Lost manuscript…


This started as the tale of a lost manuscript,

an idea that became a story that might have

become an enjoyable book but never will be

as it took a turn while contemplating what was

sacrificed to produce something that’s now gone,

consuming more time than good should

these years of distraction when everything pleasing

around me twisted, lovingly straining to keep

me in the middle as each new wheel began to spin

its own rings, feeding off the others,

once so close their energy sparked blindingly,

now bouncing in their own orbits here, there,

it all happened so slowly, so perfectly, and I

now know I missed too much that I hope they

each captured while I pounded out words

of a fictional life no one could possibly lead

as my own unbelievably wonderful one spun

in and out of days and seasons and states

that are now the lost manuscript of my life.


When will we…

whenWhen will we learn, when
will we realize,
the race isn’t run all at once
or at all some days;
business distracts from the
industry of being,
just being and breathing and
occupying space;
it isn’t in being connected
but knowing,
and happy not knowing all
there is to;
shrewd enough to sleep
at night without
fear of time slipping past us
while slumbering;
when will we learn, when
will we love
enough to believe it all
matters enough;
when will we learn, when
will we…

In a Good Story…

In every good story someone dies
(sometimes, but more frequently,
in bad ones as well); not always
tragically or poignantly, not always
sadly or in a timely fashion, usually
importantly a death is required.

It may be that it’s a way to make
tales more authentic, but it ironically
renders death’s severity a mere ploy
in the hands of desperate dramatists
longing for gravitas yet in failure;
simply turn dust back to dust.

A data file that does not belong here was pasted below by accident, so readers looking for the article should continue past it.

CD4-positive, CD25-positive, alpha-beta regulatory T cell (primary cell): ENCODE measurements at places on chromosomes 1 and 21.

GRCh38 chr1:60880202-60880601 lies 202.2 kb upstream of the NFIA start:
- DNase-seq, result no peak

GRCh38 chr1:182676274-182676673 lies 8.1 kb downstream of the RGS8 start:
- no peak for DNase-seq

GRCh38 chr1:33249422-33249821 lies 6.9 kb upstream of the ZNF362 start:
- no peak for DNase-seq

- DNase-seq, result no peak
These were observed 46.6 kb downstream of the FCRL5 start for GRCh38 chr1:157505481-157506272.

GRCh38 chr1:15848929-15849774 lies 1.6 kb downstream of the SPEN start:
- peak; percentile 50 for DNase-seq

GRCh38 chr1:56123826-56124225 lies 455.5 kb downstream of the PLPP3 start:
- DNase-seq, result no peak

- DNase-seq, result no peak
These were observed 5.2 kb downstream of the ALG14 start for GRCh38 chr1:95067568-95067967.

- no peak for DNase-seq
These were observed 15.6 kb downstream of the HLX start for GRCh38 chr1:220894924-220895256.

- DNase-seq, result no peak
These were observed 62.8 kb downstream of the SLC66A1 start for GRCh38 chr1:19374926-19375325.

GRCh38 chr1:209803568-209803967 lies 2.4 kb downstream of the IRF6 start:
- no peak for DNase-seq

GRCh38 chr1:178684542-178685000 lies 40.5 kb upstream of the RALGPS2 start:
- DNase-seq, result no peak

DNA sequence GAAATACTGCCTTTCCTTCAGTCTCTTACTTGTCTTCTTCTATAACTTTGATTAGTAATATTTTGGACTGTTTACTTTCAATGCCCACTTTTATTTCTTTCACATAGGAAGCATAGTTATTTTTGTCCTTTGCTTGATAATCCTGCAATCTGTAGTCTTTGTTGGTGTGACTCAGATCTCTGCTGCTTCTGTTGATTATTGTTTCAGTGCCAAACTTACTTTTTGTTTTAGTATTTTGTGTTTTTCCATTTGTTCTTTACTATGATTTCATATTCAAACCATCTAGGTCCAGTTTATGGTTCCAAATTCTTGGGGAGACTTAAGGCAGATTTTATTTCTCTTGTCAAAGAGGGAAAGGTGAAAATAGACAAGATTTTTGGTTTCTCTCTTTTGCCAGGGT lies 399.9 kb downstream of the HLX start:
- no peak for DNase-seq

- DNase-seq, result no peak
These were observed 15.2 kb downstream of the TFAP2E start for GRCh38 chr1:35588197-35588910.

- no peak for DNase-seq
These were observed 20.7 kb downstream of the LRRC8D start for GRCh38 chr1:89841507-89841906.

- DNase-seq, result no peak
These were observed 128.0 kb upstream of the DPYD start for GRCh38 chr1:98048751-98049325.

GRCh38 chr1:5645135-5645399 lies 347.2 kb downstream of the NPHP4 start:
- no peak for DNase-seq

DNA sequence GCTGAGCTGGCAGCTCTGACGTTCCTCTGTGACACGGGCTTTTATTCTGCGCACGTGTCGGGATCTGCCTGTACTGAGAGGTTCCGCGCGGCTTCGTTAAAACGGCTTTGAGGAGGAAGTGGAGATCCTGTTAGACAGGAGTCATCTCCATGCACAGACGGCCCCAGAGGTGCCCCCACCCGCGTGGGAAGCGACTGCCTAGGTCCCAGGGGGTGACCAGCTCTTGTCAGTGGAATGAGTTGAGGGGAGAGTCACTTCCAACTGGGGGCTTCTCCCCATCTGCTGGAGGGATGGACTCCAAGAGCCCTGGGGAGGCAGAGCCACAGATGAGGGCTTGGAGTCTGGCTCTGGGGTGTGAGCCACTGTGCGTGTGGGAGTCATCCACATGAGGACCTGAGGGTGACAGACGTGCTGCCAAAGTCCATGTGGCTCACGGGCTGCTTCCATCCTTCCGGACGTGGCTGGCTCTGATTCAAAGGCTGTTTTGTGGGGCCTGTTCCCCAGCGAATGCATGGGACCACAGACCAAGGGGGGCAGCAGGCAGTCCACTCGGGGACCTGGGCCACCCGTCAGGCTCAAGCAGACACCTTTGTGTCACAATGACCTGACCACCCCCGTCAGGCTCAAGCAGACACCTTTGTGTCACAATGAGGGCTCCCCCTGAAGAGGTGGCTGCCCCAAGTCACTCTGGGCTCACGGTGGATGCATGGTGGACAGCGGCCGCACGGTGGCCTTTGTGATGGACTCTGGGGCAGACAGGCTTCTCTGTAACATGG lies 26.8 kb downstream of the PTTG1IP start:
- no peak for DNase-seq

Occasionally it’s accidently but
unexpectedly; and if the desire is
manipulative – the death of a child,
boy or girl, either will do – to tweak
the emotions of even the hardened
with an appeal to the weak.

Now multiple deaths are a waste
to an author and thus school bus
fatalities (a kindergarten field trip
tragedy) are typically avoided
and mass murders’ victims aren’t
the story in the first place.

Too many tales are funereal,
too many yarns come undone
and too many wakes begin stories
of too many things gone wrong;
dramas of dads and mamas
until death do everyone part.

Narrators, of course, play God
knowing, seeing all, all at once
what’s in heads, hiding from light
but telling us only part of a story;
this or that reason for lost life,
providing knowledge we lack.

The human story’s author
has wasted over a hundred billion
anonymous deaths littering lands,
mocking prophet amidst dry bones;
the deity’s wonderful plan for life
trumps all novelist’s narratives.


WalkingI went for a walk
in the midday clear
without a care
I started here
first I stepped
down the way
looking to turn
and go astray
few set out such
finding one lost
choosing to remain
found at all cost
views first cleared
then went belief
next conviction
this path a thief
I trust no thought
that comes at rest
and make no vow
without a test
no crumbs to trace
no map to cheat
this losing way
made by my feet
I recall that once
it was très fictional